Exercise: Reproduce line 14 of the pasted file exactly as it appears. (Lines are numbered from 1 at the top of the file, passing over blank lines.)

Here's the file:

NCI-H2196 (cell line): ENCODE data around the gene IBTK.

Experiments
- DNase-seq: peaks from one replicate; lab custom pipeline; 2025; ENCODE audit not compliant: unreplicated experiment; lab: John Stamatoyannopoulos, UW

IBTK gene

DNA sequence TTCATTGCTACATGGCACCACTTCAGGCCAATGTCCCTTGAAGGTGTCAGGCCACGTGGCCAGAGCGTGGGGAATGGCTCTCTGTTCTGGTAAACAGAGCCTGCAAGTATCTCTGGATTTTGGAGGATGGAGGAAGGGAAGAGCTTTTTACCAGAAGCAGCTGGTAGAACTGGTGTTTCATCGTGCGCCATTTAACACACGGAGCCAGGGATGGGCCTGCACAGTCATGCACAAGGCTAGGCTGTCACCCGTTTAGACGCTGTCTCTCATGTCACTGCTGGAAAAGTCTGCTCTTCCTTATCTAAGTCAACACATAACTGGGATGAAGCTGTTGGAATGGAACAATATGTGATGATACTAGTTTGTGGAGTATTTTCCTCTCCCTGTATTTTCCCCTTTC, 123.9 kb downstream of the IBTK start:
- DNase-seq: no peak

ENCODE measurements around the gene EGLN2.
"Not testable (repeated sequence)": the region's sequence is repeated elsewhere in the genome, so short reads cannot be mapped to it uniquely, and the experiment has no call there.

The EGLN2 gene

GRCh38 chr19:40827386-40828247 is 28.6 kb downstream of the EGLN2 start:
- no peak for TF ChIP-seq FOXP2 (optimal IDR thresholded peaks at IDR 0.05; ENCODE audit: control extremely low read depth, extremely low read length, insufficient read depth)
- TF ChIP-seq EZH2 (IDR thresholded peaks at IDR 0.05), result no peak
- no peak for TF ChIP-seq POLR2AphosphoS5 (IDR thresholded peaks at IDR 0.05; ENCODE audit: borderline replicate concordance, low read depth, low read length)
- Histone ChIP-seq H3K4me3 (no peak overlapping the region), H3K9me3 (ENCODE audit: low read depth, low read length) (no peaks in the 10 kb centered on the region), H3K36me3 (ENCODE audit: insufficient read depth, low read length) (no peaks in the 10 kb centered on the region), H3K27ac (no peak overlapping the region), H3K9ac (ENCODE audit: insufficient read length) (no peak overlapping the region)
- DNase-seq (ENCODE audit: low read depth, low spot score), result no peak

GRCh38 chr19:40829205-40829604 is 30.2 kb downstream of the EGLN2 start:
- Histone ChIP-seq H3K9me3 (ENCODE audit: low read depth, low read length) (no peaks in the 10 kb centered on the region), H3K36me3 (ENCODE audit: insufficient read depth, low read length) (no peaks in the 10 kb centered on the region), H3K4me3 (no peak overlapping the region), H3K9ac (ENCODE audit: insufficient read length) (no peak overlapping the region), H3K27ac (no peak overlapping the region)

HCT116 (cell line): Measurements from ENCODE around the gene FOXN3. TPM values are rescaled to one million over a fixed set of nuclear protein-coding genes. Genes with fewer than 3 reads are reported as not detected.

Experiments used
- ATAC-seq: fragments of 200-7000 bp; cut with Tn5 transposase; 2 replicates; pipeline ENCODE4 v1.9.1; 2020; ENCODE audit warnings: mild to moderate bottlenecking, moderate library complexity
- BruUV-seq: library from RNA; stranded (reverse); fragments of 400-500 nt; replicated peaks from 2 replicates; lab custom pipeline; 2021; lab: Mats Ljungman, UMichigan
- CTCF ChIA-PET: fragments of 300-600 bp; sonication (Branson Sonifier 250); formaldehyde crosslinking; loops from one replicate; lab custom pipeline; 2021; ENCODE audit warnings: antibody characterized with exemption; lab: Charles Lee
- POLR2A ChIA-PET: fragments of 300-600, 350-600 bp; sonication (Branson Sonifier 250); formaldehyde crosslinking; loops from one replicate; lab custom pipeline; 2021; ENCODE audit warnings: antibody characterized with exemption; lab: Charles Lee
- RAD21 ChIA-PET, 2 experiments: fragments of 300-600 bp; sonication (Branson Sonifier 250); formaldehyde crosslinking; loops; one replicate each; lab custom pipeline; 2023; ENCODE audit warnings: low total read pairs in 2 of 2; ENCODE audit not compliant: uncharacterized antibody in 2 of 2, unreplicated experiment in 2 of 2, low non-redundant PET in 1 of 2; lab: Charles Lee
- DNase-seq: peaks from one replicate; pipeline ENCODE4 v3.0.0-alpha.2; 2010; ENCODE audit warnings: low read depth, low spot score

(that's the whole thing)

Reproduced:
- Histone ChIP-seq H3K4me3 (no peak overlapping the region), H3K9me3 (ENCODE audit: low read depth, low read length) (no peaks in the 10 kb centered on the region), H3K36me3 (ENCODE audit: insufficient read depth, low read length) (no peaks in the 10 kb centered on the region), H3K27ac (no peak overlapping the region), H3K9ac (ENCODE audit: insufficient read length) (no peak overlapping the region)